Silver Rain, at a price of £2.50 and a ranking of 250,000, was well down in the charts. I wanted to see if my efforts with Facebook (and a tentative dabble with Twitter) could bring the book out of obscurity before the paid promotion took over.
The results were astonishing.
From my Author Page alone: (and some Twitter)
Day Two: Book Blast Promotion
Book Blast increased these figures to:
Facebook and Twitter can equal the power of Book Blast.
8,000 is a lot of downloads, and let’s be honest, half of those people may never read the book, BUT they helped push it under the noses of thousands of readers who didn’t know I even existed. I’m currently selling at normal price, with the book ranked in the top 3,000 overall and a small take-up of the other titles. I don’t think it made any difference whether the free book was my first, third or hot off the press. Those new readers will not be aware of any publication dates. All they see is the price, and then the cover.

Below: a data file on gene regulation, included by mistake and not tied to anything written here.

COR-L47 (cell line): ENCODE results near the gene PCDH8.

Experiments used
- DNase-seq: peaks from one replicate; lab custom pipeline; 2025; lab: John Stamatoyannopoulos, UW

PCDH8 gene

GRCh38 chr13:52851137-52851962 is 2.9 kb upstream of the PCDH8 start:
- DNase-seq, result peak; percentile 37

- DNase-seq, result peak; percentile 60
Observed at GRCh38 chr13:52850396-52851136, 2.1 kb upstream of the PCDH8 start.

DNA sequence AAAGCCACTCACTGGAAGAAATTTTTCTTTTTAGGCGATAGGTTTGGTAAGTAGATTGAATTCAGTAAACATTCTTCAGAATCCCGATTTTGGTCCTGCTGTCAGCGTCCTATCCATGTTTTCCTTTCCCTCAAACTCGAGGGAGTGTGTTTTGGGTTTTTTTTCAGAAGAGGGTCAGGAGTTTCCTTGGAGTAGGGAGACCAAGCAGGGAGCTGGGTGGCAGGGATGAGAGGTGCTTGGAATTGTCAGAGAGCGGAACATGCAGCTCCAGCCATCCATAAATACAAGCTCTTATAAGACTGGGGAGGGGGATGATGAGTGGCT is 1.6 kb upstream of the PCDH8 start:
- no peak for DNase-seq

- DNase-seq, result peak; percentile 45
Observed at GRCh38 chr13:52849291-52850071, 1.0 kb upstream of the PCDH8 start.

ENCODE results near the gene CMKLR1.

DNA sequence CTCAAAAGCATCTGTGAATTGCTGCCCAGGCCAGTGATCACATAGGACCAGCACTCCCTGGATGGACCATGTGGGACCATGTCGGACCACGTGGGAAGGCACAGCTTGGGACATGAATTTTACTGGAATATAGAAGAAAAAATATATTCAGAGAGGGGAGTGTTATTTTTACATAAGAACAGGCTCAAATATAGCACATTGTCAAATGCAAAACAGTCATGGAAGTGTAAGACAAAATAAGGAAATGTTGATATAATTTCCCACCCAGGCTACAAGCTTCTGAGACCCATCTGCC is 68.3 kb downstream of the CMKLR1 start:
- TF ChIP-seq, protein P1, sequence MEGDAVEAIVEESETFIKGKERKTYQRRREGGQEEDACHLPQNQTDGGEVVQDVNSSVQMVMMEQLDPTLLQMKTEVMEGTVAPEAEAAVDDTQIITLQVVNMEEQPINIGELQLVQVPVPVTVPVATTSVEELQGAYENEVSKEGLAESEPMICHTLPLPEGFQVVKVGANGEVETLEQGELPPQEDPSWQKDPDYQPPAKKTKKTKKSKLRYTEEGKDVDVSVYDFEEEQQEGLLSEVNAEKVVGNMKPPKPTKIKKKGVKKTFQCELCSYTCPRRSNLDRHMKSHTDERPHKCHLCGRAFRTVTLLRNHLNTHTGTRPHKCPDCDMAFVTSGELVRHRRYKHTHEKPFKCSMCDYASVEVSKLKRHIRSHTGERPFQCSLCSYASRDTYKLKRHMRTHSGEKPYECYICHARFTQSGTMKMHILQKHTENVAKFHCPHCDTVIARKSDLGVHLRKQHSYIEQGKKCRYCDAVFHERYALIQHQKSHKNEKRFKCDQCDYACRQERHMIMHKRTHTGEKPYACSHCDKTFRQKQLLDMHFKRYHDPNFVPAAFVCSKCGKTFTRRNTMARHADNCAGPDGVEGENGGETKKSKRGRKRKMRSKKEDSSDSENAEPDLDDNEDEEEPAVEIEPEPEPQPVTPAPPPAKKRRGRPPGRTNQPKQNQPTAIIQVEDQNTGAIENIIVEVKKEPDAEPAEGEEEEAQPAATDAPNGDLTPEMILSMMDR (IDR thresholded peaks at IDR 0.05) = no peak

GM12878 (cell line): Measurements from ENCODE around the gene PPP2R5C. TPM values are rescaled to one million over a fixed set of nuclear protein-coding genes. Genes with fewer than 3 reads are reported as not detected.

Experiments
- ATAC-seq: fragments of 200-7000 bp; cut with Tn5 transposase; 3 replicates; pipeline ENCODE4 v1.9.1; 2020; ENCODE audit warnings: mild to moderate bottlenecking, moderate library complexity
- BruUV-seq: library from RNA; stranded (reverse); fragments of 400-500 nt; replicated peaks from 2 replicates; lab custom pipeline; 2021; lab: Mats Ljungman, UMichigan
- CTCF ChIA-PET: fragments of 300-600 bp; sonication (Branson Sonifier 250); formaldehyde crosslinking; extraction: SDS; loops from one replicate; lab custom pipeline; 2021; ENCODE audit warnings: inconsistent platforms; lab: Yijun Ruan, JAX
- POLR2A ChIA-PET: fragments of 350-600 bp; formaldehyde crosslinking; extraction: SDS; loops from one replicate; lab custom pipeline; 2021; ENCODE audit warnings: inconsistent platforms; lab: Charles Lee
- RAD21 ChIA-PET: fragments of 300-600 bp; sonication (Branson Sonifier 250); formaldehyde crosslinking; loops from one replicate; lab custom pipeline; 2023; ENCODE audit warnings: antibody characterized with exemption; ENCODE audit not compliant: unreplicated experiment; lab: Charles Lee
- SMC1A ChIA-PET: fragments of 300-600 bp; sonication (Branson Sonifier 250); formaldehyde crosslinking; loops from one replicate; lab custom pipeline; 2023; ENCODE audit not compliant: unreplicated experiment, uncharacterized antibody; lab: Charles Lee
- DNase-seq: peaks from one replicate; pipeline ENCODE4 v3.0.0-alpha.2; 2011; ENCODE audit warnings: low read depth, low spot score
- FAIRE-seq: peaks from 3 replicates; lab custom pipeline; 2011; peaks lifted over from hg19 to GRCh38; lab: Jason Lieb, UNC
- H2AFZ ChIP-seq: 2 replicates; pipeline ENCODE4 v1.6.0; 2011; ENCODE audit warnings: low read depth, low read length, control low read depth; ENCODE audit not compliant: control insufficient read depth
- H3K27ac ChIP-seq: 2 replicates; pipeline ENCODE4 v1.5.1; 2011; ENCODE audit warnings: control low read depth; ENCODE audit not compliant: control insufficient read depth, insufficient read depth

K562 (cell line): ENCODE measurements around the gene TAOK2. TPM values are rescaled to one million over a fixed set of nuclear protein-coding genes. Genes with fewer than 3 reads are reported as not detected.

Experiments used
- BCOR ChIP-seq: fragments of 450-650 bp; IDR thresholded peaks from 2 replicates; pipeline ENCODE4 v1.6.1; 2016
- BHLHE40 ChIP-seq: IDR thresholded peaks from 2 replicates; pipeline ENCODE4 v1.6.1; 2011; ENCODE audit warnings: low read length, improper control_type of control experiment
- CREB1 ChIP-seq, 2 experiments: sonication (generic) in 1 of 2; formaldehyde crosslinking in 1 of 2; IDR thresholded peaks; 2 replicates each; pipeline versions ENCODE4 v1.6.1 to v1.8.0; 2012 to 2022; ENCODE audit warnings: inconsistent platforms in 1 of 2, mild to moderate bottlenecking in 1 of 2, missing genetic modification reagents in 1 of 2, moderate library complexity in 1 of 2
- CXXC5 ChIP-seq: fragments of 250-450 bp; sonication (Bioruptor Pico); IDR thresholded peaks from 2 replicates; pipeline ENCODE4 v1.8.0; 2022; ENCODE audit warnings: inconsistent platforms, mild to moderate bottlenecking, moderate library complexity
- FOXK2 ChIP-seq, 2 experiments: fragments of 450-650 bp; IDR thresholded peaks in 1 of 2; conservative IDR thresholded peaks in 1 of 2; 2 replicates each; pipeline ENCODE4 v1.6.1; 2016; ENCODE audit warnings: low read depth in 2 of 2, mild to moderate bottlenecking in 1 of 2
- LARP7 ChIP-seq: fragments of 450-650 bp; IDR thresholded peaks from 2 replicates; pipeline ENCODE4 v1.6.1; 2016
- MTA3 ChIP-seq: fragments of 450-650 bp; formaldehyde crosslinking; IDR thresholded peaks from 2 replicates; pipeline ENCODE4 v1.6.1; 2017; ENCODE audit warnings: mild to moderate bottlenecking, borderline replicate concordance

What is interesting is that my sales in the UK have doubled, and I know this isn’t down to Book Blast.
Did I devalue myself? In a way, yes. It’s almost smelling like vanity publishing, and I’ve made more money from paperbacks purely because people will pay for a tangible item.
But this isn’t traditional publishing, and I think it pointless to compare with old methods.
Experimentation with the tools we have available is vital. The only danger is to maybe exploit the reader or even ourselves, and this is where constantly offering free and heavily discounted IS under-selling and devaluing, but I can see how that black hole is ever-present and very easy to fall into.
Quality remains as my keyword, not only in what I produce, but in the way I promote too, and if used sparingly, I believe that free can be included under that umbrella.